Meet ''American Idol'''s cruelly candid critic
Watching Fox’s reality hit ”American Idol,” you almost root for the would-be Britneys and Justins to blow their auditions, just to see them subjected to the withering jibes of talent judge and record exec Simon Cowell. During the show’s British incarnation last winter, his brutally blunt assessments of tone-deaf contestants earned him the nicknames ”Mr. Nasty” and ”Judge Dread.” (In the U.S., he has said, his dismissals led to threats from a couple of bat-wielding ”Idol” rejects, after which he hired bodyguards.) Cowell, 42, may be the most outspoken of the show’s three judges — the other two are Paula Abdul and Randy Jackson (the R&B producer, not the former Jackson Five singer) — but it’s hard to argue with his ear. The original show launched Will Young and Gareth Gates to the top of the British singles chart; before that, he helped make overseas hits out of the boy bands Five and Westlife. Success comes with a price, however, which includes listening to hundreds of ”Idol” hopefuls, not to mention our prying questions.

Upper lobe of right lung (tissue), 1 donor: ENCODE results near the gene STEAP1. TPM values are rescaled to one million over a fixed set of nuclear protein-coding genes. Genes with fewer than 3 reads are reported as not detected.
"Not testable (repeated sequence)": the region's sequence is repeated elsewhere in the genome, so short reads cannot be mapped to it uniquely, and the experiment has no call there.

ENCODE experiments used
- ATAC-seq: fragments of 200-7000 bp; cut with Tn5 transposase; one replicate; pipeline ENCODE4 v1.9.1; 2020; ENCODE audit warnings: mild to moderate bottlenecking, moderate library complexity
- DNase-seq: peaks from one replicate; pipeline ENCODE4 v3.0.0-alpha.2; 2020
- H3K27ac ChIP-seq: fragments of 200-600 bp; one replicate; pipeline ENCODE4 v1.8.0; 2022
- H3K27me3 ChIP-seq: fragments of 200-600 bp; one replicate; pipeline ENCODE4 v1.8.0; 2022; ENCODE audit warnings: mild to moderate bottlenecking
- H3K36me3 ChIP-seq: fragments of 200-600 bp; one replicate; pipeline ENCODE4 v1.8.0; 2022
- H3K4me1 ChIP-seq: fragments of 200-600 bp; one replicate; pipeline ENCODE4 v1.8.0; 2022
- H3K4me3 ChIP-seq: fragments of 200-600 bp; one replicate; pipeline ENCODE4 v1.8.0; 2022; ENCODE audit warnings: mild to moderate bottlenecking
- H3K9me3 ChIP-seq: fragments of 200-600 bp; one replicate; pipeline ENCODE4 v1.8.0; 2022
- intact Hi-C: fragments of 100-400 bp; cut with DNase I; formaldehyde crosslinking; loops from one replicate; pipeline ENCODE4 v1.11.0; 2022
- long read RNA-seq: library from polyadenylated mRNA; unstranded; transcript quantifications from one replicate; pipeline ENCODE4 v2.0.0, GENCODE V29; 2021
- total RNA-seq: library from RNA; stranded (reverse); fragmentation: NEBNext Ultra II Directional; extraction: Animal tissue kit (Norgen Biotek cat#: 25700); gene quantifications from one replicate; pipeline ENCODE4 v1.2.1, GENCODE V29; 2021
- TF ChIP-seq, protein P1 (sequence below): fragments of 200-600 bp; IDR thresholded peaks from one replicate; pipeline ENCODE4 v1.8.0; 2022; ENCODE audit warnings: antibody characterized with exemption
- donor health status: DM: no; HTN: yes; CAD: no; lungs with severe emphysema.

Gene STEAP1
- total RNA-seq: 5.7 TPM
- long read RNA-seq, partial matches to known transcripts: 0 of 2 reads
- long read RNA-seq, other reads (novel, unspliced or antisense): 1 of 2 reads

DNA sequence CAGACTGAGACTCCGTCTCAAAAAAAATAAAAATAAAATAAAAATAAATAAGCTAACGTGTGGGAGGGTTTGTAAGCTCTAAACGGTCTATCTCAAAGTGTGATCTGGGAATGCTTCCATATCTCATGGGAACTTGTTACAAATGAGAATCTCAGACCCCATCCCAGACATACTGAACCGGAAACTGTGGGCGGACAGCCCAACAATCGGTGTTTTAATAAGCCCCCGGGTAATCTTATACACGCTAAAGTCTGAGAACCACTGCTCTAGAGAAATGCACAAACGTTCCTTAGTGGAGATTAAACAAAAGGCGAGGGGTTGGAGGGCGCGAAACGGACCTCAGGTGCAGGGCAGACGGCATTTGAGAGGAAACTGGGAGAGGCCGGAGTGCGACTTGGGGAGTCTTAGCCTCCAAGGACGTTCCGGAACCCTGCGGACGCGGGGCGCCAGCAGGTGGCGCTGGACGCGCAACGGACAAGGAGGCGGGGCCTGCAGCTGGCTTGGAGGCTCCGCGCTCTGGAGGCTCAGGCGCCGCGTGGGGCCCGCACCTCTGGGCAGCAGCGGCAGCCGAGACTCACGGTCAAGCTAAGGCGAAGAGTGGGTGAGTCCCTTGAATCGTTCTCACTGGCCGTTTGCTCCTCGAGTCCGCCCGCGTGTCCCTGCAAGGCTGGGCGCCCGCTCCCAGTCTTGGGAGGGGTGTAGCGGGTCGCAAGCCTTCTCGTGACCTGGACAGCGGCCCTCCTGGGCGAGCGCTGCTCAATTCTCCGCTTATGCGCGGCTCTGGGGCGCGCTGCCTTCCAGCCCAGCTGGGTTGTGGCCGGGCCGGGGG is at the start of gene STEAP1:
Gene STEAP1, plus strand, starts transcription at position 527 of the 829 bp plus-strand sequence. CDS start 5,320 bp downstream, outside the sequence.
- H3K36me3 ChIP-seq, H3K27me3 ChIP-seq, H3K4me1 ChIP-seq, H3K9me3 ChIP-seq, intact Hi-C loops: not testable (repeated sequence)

Were you bullied as a child?
I had a quiet, nice childhood. But in the music business, over the last 25 years, I’ve faced a lot of rejection. So I have little patience for someone who doesn’t have a lot of talent and wants to make it big all in one go.
What’s the harshest criticism anyone ever gave you?
People said, ”You will never make any money in the music industry.” Or, ”You have no talent.” Also, when you’re putting out a record, failing to make the top 100 is a kind of rejection. It’s painful.
What’s your favorite Paula Abdul song?
After ”Straight Up” and ”Opposites Attract,” I can’t remember any more.
Do you have any career advice for her?
Learn from me.
Ryan Seacrest hosts as Katy Perry, Lionel Richie, and Luke Bryan guide aspiring singers on their way to superstardom.